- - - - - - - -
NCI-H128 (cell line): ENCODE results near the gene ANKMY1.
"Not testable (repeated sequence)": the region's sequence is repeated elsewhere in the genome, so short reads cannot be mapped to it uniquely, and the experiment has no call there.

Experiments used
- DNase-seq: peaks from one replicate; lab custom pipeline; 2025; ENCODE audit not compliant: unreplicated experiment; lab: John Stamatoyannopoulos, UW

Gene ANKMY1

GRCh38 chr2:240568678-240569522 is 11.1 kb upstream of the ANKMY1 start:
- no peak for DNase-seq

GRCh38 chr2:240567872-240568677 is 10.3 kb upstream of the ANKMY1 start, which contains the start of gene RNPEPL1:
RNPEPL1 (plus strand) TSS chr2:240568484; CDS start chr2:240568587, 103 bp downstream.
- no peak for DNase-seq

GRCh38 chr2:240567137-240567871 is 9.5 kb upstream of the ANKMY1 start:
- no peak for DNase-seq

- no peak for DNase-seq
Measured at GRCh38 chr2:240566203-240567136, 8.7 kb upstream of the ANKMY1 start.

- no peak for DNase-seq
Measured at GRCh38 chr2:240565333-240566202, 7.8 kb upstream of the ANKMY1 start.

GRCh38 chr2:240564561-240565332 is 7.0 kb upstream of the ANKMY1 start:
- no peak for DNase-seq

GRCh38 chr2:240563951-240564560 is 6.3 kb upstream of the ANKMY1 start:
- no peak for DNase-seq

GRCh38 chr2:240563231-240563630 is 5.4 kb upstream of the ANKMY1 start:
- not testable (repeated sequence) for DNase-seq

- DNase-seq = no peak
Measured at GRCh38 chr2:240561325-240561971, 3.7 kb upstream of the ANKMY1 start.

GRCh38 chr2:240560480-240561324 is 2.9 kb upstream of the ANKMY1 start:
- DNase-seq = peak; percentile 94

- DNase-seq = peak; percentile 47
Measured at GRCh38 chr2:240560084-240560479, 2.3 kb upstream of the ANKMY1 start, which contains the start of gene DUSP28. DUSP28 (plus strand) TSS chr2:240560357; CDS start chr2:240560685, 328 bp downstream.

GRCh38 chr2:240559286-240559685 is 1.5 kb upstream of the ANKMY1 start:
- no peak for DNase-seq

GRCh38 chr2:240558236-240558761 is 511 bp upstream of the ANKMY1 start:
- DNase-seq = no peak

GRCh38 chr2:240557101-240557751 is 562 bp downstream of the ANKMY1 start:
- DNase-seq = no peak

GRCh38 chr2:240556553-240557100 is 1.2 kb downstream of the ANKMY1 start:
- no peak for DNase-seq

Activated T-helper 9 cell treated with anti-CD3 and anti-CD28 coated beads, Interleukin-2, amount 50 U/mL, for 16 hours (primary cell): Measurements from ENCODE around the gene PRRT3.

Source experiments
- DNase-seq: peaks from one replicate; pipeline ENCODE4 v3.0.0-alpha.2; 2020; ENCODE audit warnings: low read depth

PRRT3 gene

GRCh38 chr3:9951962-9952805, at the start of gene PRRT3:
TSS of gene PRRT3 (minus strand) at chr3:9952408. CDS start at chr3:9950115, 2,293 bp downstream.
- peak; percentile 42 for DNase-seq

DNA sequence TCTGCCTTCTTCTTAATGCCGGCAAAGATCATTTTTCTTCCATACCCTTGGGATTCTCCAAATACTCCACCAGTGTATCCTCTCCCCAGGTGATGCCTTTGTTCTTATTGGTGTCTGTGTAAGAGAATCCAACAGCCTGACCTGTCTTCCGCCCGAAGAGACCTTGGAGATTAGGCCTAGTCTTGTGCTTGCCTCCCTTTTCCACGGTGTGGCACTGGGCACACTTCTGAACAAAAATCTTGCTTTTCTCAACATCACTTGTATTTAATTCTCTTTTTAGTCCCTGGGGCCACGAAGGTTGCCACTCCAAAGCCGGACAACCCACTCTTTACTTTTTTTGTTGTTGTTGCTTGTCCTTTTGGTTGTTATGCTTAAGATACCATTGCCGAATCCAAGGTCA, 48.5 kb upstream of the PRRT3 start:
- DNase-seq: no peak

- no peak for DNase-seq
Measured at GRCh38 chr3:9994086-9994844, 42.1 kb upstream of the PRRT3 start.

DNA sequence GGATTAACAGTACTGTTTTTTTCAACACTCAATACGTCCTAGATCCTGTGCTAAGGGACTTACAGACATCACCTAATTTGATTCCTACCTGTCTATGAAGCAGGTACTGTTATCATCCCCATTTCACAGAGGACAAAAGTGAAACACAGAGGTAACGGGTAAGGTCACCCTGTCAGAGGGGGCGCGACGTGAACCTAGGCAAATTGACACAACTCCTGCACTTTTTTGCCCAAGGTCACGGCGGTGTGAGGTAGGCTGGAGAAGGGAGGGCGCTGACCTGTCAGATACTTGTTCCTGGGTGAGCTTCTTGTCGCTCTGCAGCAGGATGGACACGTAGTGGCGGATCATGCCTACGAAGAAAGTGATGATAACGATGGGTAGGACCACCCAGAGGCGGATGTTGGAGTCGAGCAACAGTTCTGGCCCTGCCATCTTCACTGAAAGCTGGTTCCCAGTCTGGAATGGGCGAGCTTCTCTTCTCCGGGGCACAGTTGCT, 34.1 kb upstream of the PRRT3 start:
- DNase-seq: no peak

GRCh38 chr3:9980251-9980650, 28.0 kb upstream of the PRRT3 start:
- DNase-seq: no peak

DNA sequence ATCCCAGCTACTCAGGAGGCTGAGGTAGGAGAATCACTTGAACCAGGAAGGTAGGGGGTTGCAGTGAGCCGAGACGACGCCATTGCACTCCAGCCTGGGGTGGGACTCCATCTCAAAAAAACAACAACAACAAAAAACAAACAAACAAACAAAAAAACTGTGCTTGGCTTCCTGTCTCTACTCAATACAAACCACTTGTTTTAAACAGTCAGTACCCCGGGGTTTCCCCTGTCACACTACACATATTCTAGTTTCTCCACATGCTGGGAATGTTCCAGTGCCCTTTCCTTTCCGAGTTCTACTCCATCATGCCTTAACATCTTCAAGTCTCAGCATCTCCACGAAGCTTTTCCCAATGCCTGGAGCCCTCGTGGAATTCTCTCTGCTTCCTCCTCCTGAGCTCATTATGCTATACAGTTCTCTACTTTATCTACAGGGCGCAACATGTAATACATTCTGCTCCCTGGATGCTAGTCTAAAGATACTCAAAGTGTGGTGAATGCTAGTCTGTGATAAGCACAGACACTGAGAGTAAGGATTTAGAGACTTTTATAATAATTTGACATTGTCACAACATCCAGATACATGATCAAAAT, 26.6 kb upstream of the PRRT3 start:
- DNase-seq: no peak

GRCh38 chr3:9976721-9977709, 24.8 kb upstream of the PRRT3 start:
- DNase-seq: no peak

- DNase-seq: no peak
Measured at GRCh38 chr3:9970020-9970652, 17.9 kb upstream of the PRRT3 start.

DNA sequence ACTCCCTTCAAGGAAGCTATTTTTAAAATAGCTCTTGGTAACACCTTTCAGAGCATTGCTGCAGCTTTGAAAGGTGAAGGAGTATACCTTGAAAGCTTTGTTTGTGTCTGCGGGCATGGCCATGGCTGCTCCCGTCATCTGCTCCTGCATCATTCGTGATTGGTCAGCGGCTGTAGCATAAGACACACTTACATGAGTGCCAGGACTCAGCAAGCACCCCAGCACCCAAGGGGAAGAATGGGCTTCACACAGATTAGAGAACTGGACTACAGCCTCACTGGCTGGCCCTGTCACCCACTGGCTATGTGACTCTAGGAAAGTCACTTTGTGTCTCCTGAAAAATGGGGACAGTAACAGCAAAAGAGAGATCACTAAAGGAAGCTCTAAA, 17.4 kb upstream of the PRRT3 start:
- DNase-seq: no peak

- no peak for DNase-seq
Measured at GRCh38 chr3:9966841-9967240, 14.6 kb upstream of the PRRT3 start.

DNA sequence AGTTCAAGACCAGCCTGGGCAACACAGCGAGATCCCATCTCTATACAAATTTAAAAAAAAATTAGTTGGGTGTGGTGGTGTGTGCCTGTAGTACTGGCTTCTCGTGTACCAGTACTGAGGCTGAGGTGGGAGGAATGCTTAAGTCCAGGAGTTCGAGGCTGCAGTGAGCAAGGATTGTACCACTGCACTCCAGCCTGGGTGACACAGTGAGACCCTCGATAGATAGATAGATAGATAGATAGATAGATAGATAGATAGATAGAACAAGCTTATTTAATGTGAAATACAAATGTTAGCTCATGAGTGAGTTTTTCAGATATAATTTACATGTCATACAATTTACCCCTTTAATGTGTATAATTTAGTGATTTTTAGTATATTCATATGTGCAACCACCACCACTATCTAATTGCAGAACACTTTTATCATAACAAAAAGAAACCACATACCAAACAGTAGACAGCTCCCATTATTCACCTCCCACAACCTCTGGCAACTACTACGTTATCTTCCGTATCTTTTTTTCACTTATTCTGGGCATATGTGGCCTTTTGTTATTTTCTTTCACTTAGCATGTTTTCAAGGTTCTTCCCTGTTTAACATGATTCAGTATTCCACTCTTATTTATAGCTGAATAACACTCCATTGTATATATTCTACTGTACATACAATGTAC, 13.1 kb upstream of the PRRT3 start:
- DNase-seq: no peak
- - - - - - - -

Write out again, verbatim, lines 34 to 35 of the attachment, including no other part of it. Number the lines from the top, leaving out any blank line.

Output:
- DNase-seq = no peak

GRCh38 chr2:240556553-240557100 is 1.2 kb downstream of the ANKMY1 start: